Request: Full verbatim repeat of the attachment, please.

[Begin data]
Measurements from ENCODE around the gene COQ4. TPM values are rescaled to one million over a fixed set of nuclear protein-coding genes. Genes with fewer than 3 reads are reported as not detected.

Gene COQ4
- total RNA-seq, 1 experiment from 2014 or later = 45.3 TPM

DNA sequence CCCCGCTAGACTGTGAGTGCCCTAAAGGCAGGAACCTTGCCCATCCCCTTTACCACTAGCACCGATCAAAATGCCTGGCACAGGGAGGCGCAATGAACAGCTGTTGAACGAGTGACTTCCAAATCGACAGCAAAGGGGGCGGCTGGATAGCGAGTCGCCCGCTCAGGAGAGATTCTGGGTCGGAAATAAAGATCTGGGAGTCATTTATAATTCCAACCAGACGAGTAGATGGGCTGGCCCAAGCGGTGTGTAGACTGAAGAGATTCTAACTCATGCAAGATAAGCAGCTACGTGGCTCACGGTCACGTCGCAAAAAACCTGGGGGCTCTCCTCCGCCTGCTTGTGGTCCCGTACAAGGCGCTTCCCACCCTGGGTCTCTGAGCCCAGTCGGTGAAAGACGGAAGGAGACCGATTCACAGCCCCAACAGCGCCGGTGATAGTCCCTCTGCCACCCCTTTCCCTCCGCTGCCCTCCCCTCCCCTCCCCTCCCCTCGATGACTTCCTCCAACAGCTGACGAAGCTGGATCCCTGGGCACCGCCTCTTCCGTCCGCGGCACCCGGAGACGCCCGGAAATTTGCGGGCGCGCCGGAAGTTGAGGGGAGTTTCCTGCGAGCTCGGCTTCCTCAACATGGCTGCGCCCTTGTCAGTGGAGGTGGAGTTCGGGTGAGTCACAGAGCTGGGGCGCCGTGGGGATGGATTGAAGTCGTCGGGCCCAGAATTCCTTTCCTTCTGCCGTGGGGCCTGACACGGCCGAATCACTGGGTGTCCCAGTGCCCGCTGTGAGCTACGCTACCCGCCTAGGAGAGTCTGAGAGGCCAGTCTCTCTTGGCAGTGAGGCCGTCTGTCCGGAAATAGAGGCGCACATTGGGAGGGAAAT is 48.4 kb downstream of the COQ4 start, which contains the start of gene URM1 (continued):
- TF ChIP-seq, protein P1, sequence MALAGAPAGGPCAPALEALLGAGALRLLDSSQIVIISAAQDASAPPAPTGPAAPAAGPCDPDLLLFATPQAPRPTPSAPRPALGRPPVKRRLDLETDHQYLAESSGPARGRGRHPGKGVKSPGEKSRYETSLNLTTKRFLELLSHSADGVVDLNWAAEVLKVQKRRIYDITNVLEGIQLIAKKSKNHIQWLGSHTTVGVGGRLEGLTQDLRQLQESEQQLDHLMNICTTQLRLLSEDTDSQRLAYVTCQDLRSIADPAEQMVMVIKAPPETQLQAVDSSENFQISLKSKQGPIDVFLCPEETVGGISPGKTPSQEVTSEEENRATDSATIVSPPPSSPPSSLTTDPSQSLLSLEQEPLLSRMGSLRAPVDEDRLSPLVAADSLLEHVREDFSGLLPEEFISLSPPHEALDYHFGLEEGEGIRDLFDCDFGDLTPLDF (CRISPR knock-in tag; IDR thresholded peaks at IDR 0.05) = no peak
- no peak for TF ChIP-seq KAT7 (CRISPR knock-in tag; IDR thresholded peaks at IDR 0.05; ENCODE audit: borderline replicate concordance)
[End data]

Measurements from ENCODE around the gene COQ4. TPM values are rescaled to one million over a fixed set of nuclear protein-coding genes. Genes with fewer than 3 reads are reported as not detected.

Gene COQ4
- total RNA-seq, 1 experiment from 2014 or later = 45.3 TPM

DNA sequence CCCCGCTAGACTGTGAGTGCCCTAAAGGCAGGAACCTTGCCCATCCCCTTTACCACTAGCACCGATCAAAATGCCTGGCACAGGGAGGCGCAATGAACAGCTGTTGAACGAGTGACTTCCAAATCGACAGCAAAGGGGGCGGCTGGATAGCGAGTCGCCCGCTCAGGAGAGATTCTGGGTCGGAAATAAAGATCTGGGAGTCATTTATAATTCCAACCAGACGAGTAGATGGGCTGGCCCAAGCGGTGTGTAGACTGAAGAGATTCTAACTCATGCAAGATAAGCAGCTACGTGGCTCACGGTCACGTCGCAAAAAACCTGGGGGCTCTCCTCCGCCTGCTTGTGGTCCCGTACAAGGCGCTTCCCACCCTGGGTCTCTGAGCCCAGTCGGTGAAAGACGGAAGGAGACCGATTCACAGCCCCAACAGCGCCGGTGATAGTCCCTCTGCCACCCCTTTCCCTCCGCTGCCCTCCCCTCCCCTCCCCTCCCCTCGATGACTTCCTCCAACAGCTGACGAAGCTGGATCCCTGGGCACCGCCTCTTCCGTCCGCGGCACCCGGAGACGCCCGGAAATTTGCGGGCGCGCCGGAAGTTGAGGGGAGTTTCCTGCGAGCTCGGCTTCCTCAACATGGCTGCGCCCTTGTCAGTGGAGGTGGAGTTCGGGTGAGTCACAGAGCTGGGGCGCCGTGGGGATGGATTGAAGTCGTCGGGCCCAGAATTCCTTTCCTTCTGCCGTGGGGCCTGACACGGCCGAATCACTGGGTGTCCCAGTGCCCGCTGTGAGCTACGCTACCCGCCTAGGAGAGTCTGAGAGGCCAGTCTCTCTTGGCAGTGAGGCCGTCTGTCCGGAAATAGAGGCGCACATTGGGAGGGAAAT is 48.4 kb downstream of the COQ4 start, which contains the start of gene URM1 (continued):
- TF ChIP-seq, protein P1, sequence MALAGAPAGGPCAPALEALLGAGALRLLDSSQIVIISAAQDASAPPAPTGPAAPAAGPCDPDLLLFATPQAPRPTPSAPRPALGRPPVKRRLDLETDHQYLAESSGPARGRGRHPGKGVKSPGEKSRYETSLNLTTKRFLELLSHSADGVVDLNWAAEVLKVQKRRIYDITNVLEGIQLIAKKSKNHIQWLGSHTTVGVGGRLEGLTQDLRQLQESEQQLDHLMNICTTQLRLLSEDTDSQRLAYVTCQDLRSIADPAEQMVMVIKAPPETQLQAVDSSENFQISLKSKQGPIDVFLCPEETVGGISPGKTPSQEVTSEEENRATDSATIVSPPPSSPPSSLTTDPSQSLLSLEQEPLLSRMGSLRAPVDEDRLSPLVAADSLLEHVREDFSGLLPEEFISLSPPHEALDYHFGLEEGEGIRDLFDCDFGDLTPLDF (CRISPR knock-in tag; IDR thresholded peaks at IDR 0.05) = no peak
- no peak for TF ChIP-seq KAT7 (CRISPR knock-in tag; IDR thresholded peaks at IDR 0.05; ENCODE audit: borderline replicate concordance)